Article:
I did not let it go at that, but kept pushing, whining on and on about how I was missing out on all the fun things that friends got to do who didn’t have to be in at such an early hour. We were driving down our long gravel driveway having just turned off the main road when I said something that pushed him over the edge and he slammed on the brakes making the car slide briefly on the loose rocks as he said, ” Dammit, Elizabeth! ”

His voice went high in both pitch and volume with his temporary loss of control shocking him into silence. I don’t know what he was thinking in that frustrated moment having been pushed to the point of swearing which was something he never did in my presence and I would guess not at all. Seizing on the opportunity, I slipped in a comment that I thought was funny, but was actually condescending and sarcastic.

My response to my dad’s outburst

Feeling very sure of myself and my quick response, I lobbed a zinger at him saying, ” Pop, if I couldn’t swear any better than that, I wouldn’t do it! ”

As you might imagine, this did not go over well and all conversations about curfew ended with my being grounded for the next month. No dates, no nothing, only school and church and a serious talk later about how not being able to find a better word than a swear one was a sign of a lack of intelligence.

Lack of intelligence

The lack of intelligence talk was one I had heard many times before when I tried to fold swear words into my casual conversations with my father. I can’t remember why I did it, I think shock value must have been a partial reason or wanting to feel as if I fit in with the crowd at school. It’s funny though, I don’t remember using bad language at school because I already knew on some level that the people I wanted to like me were not people who used trashy language.

My view now

I think my dad was partly right about swearing, but I also know that it’s never a black or white situation. The trouble for me occurs when people use it to shock. By people, I am referring in this situation to bloggers and writers I read online.

I find gratuitous swearing a distraction and dislike how it takes me out of the writer’s story. Not because I am prudish or never swear myself, but because based on the overall tone and style of the blogger, it just doesn’t fit. I think the test for me is if I am humming along totally into the writer’s words and bam, there it is, a word that doesn’t fit except in my mind to shock … I tend to lose interest in the blogger.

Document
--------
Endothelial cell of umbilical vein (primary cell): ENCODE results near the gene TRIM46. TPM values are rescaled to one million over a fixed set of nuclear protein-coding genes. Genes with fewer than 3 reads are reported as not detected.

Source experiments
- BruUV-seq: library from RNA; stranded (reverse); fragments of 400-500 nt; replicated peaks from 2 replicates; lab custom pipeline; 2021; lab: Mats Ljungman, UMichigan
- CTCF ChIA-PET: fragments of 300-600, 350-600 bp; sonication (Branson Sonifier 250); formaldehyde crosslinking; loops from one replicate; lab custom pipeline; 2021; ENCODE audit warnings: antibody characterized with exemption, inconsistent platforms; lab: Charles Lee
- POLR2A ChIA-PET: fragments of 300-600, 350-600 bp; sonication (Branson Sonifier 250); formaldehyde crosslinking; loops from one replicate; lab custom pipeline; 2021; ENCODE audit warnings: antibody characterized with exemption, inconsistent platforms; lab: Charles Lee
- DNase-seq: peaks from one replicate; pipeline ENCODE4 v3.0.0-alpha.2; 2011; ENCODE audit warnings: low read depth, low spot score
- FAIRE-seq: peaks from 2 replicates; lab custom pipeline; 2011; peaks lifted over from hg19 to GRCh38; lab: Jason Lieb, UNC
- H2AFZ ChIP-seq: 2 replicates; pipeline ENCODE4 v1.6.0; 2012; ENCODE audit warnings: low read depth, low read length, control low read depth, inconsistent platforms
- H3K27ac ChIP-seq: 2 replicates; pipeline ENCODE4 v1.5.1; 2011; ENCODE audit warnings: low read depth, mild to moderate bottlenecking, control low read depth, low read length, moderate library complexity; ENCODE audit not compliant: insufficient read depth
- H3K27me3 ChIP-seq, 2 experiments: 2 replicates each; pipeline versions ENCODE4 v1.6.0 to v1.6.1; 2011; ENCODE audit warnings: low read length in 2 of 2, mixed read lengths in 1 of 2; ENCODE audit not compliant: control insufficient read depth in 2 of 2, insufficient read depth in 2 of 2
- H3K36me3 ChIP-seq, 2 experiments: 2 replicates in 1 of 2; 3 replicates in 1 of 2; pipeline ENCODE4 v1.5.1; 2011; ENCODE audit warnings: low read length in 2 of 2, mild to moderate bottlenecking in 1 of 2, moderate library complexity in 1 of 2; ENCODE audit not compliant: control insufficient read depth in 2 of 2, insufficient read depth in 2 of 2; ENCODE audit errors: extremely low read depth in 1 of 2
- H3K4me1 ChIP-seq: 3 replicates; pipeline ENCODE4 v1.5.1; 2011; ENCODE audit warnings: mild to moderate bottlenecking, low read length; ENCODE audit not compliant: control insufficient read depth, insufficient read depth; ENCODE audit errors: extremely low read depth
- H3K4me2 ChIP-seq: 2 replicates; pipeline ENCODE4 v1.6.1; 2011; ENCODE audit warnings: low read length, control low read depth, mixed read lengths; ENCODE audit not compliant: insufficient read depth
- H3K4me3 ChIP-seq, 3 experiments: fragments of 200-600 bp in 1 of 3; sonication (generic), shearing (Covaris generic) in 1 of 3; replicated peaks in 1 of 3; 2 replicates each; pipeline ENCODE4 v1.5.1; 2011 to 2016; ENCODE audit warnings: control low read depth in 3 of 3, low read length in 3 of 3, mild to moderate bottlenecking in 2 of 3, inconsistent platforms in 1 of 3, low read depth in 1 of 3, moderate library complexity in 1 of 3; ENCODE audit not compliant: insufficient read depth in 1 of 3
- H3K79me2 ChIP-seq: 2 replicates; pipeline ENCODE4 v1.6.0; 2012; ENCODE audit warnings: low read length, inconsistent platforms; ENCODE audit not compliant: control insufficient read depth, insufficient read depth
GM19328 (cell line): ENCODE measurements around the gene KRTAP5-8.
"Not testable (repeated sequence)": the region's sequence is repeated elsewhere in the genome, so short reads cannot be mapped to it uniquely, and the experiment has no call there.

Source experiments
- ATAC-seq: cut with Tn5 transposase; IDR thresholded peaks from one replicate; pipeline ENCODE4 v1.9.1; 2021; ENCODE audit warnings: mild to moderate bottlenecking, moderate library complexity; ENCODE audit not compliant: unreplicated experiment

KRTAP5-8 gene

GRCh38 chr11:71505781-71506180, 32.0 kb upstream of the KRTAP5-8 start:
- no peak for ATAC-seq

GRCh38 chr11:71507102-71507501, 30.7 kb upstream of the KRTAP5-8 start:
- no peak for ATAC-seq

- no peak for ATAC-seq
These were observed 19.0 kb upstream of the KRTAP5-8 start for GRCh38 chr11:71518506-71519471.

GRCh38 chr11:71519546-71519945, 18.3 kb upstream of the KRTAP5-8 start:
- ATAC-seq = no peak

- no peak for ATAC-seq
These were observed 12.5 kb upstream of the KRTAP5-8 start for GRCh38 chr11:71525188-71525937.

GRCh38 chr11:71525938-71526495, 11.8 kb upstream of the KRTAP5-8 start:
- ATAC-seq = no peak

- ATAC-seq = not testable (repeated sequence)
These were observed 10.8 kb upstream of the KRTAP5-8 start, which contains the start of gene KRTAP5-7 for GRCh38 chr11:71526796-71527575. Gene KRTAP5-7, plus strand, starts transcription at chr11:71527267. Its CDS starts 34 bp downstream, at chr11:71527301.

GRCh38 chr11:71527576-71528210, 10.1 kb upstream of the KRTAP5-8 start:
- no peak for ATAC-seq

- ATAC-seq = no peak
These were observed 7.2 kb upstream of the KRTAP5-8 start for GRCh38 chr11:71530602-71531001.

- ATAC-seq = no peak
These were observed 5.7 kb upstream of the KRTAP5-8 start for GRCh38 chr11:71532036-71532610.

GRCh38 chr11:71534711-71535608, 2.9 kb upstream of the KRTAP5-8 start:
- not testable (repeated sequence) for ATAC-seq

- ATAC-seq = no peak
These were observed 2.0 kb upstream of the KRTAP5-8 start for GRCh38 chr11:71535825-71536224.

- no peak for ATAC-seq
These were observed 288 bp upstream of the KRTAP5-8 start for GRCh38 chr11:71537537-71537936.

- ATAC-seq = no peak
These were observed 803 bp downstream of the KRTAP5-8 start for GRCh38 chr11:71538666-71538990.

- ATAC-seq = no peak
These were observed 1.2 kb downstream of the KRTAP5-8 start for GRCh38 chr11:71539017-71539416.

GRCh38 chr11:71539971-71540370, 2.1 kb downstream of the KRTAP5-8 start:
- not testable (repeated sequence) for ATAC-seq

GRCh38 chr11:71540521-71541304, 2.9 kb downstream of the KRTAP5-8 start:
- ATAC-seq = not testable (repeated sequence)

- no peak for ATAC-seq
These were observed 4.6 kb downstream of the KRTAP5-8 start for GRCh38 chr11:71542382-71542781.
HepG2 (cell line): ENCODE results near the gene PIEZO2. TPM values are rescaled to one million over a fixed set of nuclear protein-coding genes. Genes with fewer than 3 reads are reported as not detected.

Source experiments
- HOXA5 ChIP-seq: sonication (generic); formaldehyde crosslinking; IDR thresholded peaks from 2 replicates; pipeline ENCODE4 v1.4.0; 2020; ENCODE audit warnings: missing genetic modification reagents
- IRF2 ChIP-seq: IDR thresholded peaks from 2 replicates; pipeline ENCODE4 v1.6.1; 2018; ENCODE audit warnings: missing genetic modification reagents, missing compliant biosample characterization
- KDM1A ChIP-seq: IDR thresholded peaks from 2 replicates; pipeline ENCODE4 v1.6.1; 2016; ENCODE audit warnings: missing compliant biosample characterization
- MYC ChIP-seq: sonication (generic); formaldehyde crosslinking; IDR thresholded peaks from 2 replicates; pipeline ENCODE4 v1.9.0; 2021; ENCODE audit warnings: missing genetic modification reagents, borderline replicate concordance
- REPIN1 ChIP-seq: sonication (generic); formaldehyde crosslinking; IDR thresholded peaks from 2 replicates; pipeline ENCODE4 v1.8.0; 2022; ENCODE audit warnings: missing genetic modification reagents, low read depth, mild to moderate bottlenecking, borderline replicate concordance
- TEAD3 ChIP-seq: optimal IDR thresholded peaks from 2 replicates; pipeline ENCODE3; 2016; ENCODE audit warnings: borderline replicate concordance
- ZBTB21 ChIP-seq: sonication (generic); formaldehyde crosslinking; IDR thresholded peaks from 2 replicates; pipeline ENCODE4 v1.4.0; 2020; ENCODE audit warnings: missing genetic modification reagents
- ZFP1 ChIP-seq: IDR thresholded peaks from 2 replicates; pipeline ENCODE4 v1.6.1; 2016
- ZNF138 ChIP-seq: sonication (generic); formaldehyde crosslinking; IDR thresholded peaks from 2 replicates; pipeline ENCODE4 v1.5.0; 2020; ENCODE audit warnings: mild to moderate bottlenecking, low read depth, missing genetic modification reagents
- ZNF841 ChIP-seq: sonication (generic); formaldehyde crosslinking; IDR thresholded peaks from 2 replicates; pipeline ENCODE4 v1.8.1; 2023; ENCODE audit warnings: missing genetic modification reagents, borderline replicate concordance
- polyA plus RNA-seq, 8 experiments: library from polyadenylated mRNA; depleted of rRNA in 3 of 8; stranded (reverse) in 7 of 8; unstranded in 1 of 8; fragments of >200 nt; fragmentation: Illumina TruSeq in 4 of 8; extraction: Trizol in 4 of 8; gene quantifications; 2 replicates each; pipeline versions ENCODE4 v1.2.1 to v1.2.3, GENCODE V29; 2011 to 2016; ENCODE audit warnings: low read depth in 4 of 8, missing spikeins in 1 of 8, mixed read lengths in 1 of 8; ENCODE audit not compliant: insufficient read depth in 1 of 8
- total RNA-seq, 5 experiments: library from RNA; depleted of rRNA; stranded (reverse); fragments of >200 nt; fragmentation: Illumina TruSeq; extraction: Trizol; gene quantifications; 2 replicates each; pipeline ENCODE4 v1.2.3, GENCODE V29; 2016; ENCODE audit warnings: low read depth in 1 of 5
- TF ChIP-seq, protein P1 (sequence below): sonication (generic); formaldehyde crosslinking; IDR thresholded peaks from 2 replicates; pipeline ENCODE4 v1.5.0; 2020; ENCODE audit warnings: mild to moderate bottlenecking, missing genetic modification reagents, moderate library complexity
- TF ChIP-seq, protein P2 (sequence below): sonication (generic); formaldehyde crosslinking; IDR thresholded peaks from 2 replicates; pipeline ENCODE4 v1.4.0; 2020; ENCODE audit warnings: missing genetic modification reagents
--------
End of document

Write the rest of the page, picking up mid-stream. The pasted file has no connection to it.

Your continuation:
Which is really less about losing interest and more about losing trust

This is not to say that a writer can’t change their style and shake me up a bit, but it needs to flow, not hit me like a ball I didn’t see coming. If I’ve willingly gone to a baseball game, then I know there’s a chance a ball might come my way, but if I’m just walking past a grassy meadow, on a path I take regularly, and a ball comes out of nowhere and hits me in the head, then I tend to want to avoid walking past the meadow in the future. I might creep back from time to time, but I will certainly be on guard in a way that doesn’t allow me to relax into the story in the way the writer likely intended.

There are also those bloggers I read who are terribly funny and shocking with their bad language and wild stories. I may read in disbelief at times and wonder if sharing what they say and do on the internet might be troublesome later, but I enjoy them because I know what to expect.

Yesterday, I caught an unexpected hard ball to the head. It’s happened before with this blogger and I had gone back even though something was not really right for me. As I said earlier, when someone writes a particular way and then tosses out something that seems purely designed to draw a crowd, it’s like shouting fire when there is none and I don’t trust it. I think this writer has the power to influence and inspire and I am disappointed when it seems her goal is really to start a fire in order to see how many people show up.

As John said yesterday, that’s her choice and I agree with him. Likewise, I have a choice and after dodging one too many balls, I’m leaning towards not to reading her anymore.

I’m tempted to send her an email with a link to this post before I unsubscribe, but I’m not sure any healthy debate would come of it and I’m not interested in uncivil discourse. I am interested in hearing your thoughts. Have any of you encountered a similar situation and if so, what did you do? Did you say anything to the blogger or just disappear?

I think my dad would smile knowing that for all the times I was rolling my eyes and looking bored and disinterested at his talks on the power of words and choosing the right ones, I actually heard him.

Could it be the way he said it …